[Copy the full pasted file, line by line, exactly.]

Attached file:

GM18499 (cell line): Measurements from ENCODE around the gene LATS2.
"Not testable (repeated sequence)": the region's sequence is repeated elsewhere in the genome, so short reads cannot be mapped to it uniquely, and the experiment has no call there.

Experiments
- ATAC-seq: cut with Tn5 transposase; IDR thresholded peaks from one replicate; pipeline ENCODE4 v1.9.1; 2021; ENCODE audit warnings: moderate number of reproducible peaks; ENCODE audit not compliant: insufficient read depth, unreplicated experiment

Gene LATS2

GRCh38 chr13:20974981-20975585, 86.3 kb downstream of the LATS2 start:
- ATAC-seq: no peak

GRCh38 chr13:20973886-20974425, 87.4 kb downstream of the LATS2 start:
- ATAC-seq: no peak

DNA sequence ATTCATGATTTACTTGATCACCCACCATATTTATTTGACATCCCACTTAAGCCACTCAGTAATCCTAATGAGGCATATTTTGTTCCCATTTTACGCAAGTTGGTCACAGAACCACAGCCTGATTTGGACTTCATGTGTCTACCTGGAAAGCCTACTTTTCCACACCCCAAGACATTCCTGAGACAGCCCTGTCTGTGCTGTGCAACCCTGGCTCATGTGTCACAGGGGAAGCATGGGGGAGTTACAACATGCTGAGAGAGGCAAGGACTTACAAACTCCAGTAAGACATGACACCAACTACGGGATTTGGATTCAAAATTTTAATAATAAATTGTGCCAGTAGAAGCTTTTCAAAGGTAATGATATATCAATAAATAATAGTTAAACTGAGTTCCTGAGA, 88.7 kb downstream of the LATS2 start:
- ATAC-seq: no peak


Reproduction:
GM18499 (cell line): Measurements from ENCODE around the gene LATS2.
"Not testable (repeated sequence)": the region's sequence is repeated elsewhere in the genome, so short reads cannot be mapped to it uniquely, and the experiment has no call there.

Experiments
- ATAC-seq: cut with Tn5 transposase; IDR thresholded peaks from one replicate; pipeline ENCODE4 v1.9.1; 2021; ENCODE audit warnings: moderate number of reproducible peaks; ENCODE audit not compliant: insufficient read depth, unreplicated experiment

Gene LATS2

GRCh38 chr13:20974981-20975585, 86.3 kb downstream of the LATS2 start:
- ATAC-seq: no peak

GRCh38 chr13:20973886-20974425, 87.4 kb downstream of the LATS2 start:
- ATAC-seq: no peak

DNA sequence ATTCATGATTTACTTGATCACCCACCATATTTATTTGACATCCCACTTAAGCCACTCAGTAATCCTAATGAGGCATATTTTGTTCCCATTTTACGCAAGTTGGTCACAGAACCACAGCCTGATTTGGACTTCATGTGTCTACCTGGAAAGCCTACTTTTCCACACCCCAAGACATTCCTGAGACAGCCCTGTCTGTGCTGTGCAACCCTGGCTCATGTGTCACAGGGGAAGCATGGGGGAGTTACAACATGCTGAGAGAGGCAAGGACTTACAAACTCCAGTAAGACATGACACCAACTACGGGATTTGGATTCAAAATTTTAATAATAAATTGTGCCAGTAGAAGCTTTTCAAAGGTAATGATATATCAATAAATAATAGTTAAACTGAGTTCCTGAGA, 88.7 kb downstream of the LATS2 start:
- ATAC-seq: no peak